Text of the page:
6. Recently Watched SF & Fantasy

    I have a different opinion on Annihilation. Here's my take: Annihilation (2018) is a trippy, thought provoking film that echoes Invasion of the Body Snatchers, Close Encounters of the Third Kind, Alien, and Arrival. Following a meteor crash somewhere on the Florida coast, a psychedelically colored mist appears (it looks more like a giant shower curtain), known as the Shimmer. It slowly begins encroaching further inland. Special Forces have been sent in to investigate, but none have returned, except for Oscar Isaac's character, Kane, who is married to biologist Lena, played by Natalie Portman. But Kane was presumed dead, and when he mysteriously returns to his wife one year later, he's a shell of a man, with zero memory of what he did or saw inside the Shimmer, or how he got home. Lena eventually volunteers to join four other women, all scientists, on an expedition into the Shimmer, to see if they'll have better luck than the military in unlocking the mystery. All five women are spiritually damaged, which in its own way liberates them from the fear they are embarking on a suicide mission. Gina Rodriguez plays a paramedic recovering from substance abuse who has major anger management issues. Tessa Thompson is an introverted physicist who covers herself in thick layers of clothing. And Jennifer Jason Leigh as the team leader psychologist is hiding her own secret. Annihilation is an eerie, riveting, thriller, with some great jump scares, and a few extremely gory scenes. It's an unsettling film. Screenplay and direction by Alex Garland, who made his directorial debut with the superb Ex Machina, from 2014.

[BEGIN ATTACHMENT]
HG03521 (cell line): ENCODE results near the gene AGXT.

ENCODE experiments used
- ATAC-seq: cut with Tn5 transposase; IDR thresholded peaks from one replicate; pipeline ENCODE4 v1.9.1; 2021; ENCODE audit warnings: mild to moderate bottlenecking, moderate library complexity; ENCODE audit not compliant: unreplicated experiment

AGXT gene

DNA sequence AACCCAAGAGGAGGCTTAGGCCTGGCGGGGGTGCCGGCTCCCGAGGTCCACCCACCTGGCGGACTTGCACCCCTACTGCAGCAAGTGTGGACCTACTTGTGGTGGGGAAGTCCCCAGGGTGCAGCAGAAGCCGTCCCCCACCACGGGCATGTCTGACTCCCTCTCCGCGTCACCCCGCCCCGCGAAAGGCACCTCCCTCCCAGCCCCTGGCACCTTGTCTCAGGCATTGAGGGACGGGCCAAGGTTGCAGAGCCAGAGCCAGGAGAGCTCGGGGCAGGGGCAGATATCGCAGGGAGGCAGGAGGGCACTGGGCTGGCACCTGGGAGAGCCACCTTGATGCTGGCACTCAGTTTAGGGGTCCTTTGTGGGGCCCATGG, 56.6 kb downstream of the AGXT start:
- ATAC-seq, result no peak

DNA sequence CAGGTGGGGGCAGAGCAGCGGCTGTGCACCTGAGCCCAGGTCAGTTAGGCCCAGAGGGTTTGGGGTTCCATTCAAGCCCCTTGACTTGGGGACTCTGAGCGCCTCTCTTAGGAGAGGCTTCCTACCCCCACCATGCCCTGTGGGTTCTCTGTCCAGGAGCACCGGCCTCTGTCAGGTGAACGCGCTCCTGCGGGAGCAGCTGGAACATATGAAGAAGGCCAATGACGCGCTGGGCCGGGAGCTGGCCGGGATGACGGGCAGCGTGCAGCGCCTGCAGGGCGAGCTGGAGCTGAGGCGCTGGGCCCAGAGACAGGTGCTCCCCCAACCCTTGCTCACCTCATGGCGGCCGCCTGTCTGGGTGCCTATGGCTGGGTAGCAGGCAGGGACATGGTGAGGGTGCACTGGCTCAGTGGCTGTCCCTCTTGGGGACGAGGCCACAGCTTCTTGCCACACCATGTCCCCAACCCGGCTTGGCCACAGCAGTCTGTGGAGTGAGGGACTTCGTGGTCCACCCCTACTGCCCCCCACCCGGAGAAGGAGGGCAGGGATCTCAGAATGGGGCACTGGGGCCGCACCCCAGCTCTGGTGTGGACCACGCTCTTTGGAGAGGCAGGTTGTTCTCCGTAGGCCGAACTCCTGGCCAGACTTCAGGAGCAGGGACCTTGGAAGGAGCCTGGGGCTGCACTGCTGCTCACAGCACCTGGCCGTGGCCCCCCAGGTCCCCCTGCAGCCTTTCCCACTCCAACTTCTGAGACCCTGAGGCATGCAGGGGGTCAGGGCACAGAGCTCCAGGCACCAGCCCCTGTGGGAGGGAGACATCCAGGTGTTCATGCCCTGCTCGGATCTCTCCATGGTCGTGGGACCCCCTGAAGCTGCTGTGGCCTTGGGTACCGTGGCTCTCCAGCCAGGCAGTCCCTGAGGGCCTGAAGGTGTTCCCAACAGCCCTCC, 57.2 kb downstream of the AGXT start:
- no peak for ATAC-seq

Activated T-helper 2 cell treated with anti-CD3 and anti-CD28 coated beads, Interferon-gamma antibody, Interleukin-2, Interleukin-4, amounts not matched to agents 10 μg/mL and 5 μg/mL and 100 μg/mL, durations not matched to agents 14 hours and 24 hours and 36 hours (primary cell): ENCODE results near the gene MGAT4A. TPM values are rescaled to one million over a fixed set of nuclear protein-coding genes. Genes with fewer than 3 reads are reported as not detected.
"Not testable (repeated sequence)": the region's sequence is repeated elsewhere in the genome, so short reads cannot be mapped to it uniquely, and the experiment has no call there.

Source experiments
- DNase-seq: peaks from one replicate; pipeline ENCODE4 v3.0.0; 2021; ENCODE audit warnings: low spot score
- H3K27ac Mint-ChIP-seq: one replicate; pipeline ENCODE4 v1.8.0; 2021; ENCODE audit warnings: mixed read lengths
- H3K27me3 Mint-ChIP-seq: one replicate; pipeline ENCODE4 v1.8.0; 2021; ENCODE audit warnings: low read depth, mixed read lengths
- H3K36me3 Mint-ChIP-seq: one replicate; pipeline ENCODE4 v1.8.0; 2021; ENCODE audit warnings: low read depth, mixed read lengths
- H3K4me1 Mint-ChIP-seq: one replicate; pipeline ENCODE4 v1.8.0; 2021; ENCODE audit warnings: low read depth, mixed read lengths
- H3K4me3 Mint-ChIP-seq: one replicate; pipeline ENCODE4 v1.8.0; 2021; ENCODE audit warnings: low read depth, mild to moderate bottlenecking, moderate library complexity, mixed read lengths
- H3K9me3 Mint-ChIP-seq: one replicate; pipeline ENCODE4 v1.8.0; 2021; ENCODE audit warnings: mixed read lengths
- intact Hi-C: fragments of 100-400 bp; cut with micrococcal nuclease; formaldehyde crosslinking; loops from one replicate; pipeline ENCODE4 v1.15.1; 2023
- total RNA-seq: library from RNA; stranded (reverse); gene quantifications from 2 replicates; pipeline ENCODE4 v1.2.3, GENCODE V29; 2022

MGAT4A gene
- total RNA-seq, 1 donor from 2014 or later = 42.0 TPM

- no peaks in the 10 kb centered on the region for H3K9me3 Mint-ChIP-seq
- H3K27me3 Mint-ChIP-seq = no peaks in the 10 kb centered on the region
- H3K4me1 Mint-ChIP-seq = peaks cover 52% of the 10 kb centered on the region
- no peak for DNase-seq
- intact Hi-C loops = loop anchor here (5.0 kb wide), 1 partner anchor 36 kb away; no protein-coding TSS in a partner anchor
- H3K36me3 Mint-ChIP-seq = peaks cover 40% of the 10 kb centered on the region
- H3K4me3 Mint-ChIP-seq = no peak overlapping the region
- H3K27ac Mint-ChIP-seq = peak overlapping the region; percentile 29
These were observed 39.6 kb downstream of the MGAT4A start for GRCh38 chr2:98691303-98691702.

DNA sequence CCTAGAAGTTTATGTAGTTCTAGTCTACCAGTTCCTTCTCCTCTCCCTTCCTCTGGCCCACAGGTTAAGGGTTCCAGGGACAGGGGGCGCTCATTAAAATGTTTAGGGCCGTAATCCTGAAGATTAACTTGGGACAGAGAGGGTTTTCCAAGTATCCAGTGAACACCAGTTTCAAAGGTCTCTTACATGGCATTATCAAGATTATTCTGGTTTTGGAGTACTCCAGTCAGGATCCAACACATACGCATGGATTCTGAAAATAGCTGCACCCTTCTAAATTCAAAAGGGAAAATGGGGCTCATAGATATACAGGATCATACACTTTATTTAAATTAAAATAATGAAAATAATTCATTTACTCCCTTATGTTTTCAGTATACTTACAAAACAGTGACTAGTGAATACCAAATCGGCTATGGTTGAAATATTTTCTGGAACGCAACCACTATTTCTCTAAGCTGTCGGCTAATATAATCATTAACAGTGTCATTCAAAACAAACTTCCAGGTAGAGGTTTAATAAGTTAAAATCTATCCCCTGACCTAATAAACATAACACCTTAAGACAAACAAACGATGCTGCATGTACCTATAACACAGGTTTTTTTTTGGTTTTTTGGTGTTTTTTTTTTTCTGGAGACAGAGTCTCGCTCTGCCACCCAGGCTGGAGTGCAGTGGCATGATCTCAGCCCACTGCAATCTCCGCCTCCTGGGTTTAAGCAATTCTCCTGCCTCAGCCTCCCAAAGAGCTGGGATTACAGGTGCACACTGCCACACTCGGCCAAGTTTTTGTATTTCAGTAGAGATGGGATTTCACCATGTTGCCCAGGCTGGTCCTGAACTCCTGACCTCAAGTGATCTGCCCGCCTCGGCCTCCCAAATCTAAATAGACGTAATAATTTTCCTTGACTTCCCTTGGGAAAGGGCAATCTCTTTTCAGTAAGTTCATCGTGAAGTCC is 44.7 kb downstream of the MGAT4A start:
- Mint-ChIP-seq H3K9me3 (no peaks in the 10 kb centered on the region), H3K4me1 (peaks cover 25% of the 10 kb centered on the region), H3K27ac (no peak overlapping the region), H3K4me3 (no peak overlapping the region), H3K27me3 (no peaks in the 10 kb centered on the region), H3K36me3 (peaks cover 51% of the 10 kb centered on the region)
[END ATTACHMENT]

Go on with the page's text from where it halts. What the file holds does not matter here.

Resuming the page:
7. Davis & Crawford & "Feud"

    I loved this miniseries. Stanley Tucci looked like he had a blast portraying Jack Warner. He actually made Jack look worse than the way Bette used to describe him. And Frank Sinatra didn't fare much better. The actor who played Frank, Toby Huss, did great work. As did Judy Davis as Hedda Hopper. It was just interesting as a window into Hollywood politics, and all the behind-the-scenes gossip and treachery. Yes, I thought Zeta-Jones' portrayal of Olivia was quite positive. It's no secret Olivia and her sister Joan Fontaine did not get along. Only when the show touched on Joan that Olivia may have appeared uncaring.
  8. Noir Alley

    I thought something was off about the two women. It was diabolically clever, and a very good noir. I liked how Barry Sullivan's character goes from honest and rather dull to shrewd and unethical, a border-line criminal himself. Arlene Dahl had the perfect look of a femme fatale.
  9. Steamboat Bill, Jr. (1928)